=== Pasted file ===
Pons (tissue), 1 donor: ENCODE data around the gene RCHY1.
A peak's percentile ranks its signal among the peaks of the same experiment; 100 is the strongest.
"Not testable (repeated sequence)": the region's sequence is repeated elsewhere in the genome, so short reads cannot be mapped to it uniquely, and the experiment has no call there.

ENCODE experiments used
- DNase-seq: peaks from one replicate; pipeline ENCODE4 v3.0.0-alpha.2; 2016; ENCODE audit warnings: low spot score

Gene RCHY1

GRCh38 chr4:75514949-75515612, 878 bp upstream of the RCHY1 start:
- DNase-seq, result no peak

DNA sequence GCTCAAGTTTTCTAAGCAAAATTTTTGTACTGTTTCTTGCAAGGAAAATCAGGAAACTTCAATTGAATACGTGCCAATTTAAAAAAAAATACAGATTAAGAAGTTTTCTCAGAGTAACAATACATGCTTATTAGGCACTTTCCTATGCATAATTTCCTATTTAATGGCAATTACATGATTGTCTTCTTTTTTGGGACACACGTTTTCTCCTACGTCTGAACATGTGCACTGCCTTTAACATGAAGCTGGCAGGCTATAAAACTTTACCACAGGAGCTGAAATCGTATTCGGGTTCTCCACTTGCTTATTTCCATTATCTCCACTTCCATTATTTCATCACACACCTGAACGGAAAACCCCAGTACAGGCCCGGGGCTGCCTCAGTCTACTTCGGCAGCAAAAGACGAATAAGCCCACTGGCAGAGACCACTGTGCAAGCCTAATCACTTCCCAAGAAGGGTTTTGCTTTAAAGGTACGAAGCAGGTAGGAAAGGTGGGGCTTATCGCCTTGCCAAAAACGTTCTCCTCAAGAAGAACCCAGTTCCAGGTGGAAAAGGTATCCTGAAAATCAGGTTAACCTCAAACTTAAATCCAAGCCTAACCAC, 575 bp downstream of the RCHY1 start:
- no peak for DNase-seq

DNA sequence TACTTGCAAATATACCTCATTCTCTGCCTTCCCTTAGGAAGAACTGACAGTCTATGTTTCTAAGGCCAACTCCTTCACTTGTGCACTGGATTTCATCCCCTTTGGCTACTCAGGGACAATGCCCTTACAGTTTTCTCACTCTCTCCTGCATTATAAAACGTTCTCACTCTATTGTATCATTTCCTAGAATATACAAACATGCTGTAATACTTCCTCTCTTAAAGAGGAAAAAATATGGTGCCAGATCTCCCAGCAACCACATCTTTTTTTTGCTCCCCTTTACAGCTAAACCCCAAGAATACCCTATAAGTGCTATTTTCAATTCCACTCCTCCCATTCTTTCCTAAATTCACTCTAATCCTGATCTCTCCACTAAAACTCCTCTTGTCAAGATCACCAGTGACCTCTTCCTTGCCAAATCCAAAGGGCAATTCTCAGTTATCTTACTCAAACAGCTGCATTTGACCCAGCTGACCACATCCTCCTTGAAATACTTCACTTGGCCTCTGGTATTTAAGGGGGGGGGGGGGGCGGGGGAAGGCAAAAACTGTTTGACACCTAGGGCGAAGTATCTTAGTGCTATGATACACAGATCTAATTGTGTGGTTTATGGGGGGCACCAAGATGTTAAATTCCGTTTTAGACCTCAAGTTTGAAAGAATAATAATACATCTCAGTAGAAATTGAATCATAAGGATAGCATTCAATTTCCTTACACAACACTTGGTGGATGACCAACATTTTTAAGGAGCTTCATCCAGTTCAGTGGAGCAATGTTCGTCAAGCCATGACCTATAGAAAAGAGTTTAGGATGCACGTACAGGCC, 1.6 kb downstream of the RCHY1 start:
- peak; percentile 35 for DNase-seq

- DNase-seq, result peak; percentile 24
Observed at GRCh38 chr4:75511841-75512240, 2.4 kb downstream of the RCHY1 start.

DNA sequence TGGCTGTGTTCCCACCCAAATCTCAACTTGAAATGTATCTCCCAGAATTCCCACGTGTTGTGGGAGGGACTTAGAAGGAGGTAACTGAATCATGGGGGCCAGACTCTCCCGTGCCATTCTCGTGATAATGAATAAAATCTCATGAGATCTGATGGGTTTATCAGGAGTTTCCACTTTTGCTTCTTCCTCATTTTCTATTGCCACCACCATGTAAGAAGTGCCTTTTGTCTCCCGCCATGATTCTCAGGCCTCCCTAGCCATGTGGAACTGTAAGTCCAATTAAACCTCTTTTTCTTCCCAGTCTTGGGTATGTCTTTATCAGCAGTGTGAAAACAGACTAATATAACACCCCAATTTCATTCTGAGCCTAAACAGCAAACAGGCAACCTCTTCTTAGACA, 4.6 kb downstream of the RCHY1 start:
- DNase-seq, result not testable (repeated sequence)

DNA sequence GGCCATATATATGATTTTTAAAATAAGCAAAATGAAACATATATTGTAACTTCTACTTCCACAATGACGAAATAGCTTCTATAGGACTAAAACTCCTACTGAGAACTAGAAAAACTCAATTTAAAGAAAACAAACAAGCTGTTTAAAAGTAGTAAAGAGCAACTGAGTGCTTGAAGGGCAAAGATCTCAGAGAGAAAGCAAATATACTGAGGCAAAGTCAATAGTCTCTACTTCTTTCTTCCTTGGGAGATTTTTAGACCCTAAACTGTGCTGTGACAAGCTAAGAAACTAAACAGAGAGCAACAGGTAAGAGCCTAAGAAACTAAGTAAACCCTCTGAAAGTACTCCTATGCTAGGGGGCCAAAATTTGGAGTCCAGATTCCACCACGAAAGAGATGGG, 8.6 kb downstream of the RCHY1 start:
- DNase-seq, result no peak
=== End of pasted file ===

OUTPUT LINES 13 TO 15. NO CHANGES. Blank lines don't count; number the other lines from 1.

- DNase-seq, result peak; percentile 24
Observed at GRCh38 chr4:75511841-75512240, 2.4 kb downstream of the RCHY1 start.

DNA sequence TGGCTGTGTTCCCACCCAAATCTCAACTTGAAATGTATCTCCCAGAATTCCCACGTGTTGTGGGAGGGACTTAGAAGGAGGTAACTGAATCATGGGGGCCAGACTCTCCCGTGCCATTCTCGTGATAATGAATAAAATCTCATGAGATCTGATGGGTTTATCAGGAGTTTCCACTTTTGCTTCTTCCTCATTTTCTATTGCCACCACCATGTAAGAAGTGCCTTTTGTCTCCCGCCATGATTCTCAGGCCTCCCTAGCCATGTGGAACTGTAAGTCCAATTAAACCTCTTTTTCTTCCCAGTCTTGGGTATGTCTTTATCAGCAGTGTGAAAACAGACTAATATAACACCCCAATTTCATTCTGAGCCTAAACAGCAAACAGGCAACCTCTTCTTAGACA, 4.6 kb downstream of the RCHY1 start: